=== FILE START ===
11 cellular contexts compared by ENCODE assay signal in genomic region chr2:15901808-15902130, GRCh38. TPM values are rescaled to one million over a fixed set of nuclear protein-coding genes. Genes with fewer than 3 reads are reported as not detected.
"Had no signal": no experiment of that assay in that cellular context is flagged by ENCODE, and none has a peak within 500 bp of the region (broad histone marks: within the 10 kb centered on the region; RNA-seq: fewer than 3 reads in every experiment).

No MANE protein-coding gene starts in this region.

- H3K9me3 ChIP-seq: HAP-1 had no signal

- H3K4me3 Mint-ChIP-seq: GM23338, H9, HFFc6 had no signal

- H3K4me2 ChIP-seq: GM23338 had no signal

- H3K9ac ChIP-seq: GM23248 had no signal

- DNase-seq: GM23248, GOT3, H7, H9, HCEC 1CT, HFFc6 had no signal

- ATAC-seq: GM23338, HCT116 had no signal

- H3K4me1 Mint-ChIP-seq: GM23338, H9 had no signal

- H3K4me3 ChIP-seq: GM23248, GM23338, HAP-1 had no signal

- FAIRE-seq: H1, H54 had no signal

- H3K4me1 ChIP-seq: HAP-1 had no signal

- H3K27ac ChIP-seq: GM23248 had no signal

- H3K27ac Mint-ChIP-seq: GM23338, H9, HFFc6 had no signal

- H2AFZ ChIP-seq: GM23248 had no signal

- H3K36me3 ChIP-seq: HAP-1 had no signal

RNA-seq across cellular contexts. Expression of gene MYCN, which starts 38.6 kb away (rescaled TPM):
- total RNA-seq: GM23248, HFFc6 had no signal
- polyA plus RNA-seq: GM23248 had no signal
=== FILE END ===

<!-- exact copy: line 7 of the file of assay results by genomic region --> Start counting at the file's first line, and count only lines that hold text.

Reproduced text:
- H3K9ac ChIP-seq: GM23248 had no signal